- Gebundene Ausgabe: 320 Seiten
- Verlag: WW Norton & Co (1. September 1988)
- Sprache: Englisch
- ISBN-10: 0393026043
- ISBN-13: 978-0393026047
- Größe und/oder Gewicht: 15,2 x 3,2 x 21,6 cm
- Durchschnittliche Kundenbewertung: Schreiben Sie die erste Bewertung
- Amazon Bestseller-Rang: Nr. 527.276 in Fremdsprachige Bücher (Siehe Top 100 in Fremdsprachige Bücher)
Passions Within Reason: The Strategic Role of Emotions: The Strategic Role of the Emotions (Englisch) Gebundene Ausgabe – 1. September 1988
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The "Me" generation has justified itself by appealing to social scientists who see selfishness as the only rational basis for action. But what are we to make of selfless acts in business, personal life, even politics? In this provocative book, Robert Frank shows us that looking out for Number One may require that we look out for others, too. He finds his evidence in our emotional acts. Like the blush on telling a lie, they can serve as hard-to-fake signals of a commitment to social values. We recognize these signs; we know people we trust; and if we can identify trustworthy fellows we can reject those who do not merit our faith.
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Frank asks: why to people help others, and retaliate against others who harm them, even when they can expect no future personal, material gain from so doing? His answer is that there are emotional rewards to helping those who deserve our aid and hurting others who deserve our ire. Our behavior towards others is regulated by the passions: empathy, spite, shame, remorse, guilt, compassion, and the other social emotions.
He then asks: why are those who behave in this emotional way not displaced (e.g., by having more offspring, or by acquiring more earthly possessions) by others who are purely selfish, and who help and hurt only when a dispassionate calculation indicates that it is in their material interest to do so? He answers this by noting that our emotions "precommit" us to keeping our promises and carrying out our threats, so that we gain in the long run by not being able (or willing) to make the dispassionate calculation. We gain because others will trust our promises and respect our threats. Frank calls the the "commitment model."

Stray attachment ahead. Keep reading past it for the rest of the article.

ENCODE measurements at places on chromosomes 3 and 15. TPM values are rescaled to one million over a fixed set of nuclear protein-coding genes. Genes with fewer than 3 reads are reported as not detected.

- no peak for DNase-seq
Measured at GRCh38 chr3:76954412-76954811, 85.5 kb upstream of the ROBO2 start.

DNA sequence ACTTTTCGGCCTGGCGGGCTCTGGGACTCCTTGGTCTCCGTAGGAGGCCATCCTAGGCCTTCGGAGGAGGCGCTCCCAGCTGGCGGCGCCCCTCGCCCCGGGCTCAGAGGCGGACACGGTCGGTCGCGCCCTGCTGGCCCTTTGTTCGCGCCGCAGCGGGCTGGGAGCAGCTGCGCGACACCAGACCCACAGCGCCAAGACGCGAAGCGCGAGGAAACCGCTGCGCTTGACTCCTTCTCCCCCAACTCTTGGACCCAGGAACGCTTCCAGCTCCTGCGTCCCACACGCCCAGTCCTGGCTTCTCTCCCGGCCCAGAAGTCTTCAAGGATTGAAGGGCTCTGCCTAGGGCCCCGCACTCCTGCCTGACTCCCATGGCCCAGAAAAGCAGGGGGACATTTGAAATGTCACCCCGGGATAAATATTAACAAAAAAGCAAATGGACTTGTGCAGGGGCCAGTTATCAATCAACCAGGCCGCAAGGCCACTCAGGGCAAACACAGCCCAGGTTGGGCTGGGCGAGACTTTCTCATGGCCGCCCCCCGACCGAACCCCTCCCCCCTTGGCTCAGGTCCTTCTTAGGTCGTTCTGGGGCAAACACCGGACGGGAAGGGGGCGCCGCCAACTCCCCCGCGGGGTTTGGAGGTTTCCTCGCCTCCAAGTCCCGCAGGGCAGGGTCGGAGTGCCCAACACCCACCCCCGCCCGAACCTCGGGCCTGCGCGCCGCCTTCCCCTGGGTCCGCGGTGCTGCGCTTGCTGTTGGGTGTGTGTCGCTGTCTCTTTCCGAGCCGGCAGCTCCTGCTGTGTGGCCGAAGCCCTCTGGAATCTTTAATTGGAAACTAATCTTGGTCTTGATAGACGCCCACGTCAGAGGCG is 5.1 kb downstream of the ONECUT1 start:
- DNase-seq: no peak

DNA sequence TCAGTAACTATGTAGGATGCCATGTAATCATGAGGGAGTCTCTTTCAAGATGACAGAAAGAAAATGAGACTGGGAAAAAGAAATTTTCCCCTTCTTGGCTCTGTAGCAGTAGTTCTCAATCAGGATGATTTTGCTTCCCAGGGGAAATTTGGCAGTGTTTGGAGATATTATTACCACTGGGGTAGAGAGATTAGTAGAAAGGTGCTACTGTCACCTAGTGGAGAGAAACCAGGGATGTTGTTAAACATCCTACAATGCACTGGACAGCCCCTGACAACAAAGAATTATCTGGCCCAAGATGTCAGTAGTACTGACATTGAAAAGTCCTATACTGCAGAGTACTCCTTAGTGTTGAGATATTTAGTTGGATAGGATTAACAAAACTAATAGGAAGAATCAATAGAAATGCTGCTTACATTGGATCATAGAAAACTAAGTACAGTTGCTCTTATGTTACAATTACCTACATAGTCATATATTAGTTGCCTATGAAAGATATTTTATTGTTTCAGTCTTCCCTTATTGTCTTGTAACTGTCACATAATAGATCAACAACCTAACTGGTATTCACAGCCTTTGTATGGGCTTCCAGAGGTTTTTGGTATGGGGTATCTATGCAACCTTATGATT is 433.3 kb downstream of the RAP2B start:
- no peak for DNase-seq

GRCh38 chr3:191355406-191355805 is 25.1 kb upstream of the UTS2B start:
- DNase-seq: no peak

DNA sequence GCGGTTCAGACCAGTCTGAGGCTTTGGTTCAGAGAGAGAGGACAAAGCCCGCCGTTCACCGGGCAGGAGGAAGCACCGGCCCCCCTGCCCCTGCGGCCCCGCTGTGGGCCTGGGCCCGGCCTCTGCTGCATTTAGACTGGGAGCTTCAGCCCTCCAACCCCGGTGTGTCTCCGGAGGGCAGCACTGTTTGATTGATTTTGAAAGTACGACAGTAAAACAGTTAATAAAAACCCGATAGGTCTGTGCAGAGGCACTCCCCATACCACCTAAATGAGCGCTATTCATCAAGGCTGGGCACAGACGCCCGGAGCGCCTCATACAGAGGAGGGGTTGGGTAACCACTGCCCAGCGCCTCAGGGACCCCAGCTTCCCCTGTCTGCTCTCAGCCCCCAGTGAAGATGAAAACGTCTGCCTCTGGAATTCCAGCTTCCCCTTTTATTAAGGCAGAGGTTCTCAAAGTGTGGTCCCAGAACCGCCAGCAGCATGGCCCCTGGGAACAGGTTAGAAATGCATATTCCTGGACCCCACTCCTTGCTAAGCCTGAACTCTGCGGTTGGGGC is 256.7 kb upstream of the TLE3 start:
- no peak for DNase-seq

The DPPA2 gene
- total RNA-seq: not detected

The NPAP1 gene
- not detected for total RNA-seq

This idea that it is "rational" to be "emotional" is, of course, a commonplace today, and has been popularized by neuroscientist Alberto Damasio's fine book, Descartes' Error, and more recently, philosopher Martha Nussbaum's UPheavals of Thought. Experiments using behavioral game theory more than amply confirm the centrality of emotions in decision-making even in the company of strangers (see papers on prosocial emotions on my web site: [...]
A thornier question is: why can a purely selfish type (otherwise known as a sociopath) not simply mimic the behavior of a committed altruist when it suits his purposes, and not otherwise? If this were possible, and there were no other counteracting tendencies, sociopaths would surely drive out committed altruists. Here Frank is less convincing. He says simply that it is very hard to fake the emotions, just as it is difficult for a small bullfrog to fake his size by mimicking the deep-throated croaks of his larger bretheren. This is true, but some people do this very successfully. Why do they not prosper? Moreover, there is no obvious developmental constraint in humans opposing the evolution of excellent emotional cheats.
Perhaps the payoffs to faking commitment are not that high. Surely this would explain why it is "difficult to fake emotions": they payoff to doing is low or negative, so the capacity for faking has not evolved to a high level in humans. More recent research, using models of gene-culture coevolution, indicate that this may well be the case. See, for instance, Herbert Gintis, "The Hitchhiker's Guide to Altruism: Genes, Culture, and the Internalization of Norms", Journal of Theoretical Biology 220,4 (2003):407-418, and Robert Boyd, Herbert Gintis, Samuel Bowles and Peter J. Richerson, "Evolution of Altruistic Punishment", Proceedings of the National Academy of Sciences 100,6 [mar] (2003):3531-3535.